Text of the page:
Urban Villages of Muscat
The term “Urban Village” came to prominence with deeper knowledge of the importance of community level human interaction within in industrialised city in the 1950s.
The three key features that make up an Urban Village are:
· Reduced car reliance and promote cycling, walking and transit use
· Provision of a high level of self-containment (people working, recreating and living in the same area)
· Strong community institutions and interaction
Urbanisation Oman was very rapid which resulted in the laying of six lane express ways to improve road connectivity between major cities. Muscat city has grown from discrete isolated settlements to a compact, dense urban metropolitan region. In this process old oasis settlements got absorbed within the city sprawl. These pockets of traditional villages continue to exist within the urban fabric of Oman and are fully integrated with its urban network. The roads in these areas are narrow with some lanes only wide enough for people to walk or livestock to carry goods. Some of these notable villages can be found in Ghala, Ruwi and Old Muscat.
The locals of these settlement have formed very close bonds within the community and the neighborhood. The government only had to provide some additional infrastructure improvements like bringing piped water, electrification including streetlights and paving of the main roads due to which the settlement was maintained in its organic form and people continued to own and live in their ancestral properties. Agriculture and animal husbandry continue to be a dominant activity in most of these neighborhoods, however there is limited involvement in these activities from the younger generation who look forward to white-collar jobs in the city.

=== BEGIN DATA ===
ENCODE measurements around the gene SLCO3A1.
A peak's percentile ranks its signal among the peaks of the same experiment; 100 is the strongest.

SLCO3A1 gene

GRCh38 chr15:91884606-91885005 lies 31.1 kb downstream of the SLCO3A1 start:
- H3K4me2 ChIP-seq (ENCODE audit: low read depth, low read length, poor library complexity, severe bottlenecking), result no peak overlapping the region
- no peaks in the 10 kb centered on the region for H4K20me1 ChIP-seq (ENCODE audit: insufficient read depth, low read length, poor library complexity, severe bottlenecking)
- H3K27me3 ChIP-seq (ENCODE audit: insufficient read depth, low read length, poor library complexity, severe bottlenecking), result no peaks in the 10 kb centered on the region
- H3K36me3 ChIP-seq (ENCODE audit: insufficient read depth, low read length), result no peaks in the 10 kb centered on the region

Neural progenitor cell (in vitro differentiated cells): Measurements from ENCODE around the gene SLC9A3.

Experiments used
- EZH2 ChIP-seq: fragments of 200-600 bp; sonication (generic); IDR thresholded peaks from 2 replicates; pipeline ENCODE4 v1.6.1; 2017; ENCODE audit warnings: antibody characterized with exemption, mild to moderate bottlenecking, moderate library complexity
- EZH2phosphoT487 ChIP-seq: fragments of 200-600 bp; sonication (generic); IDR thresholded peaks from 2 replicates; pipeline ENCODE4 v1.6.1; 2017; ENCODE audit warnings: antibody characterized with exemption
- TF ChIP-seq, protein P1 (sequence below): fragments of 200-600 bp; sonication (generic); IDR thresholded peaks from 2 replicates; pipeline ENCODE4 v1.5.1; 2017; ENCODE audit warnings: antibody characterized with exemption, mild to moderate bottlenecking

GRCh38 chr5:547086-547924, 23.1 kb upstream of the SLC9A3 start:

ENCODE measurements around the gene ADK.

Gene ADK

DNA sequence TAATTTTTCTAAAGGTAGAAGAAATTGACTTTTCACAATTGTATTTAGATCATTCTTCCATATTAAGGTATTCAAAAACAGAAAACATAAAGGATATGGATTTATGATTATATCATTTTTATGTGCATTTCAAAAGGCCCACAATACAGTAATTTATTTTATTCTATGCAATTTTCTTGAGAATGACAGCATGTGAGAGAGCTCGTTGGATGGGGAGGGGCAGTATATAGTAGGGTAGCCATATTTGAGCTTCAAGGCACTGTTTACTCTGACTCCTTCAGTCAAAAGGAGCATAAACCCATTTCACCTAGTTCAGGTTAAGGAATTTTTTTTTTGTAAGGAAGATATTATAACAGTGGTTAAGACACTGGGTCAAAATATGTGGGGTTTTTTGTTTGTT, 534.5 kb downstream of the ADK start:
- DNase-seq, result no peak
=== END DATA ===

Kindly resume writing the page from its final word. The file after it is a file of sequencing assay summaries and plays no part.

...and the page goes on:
These old settlements exhibit the characteristics of an Urban Village although it was created without any interference.
The architecture in these settlements would generally date back to 200 years or more and the buildings are mostly built of sun-dried adobe blocks and other locally sourced material. The houses were built around an oasis with date plantation with an irrigation system called the Aflaj which is narrow channels of water meandering through the houses and farms. Today the Aflaj is not relied upon for household purpose because of improved piped water connection from the city.
Due to increasing number of family members and the demand for “concrete houses”, many of the traditional buildings are making way for modern houses. Owing to lack of ease of travel and congested neighborhood, majority of these newer houses are built outside the traditional settlement which have indirectly led to the preserving of the old built fabric.
The concerned ministry and public figures ensure the needs of the community are met and utilities are maintained. They also organise public events such as National Day, Prophet’s Birthday which engages the public including the youth in the community to foster a strong sense of togetherness.
With increased awareness of the concept of Urban Villages and an attempt to preserve the identity of the region, these settlements hope to retain its prominence in the city.
by Shobitha Jacob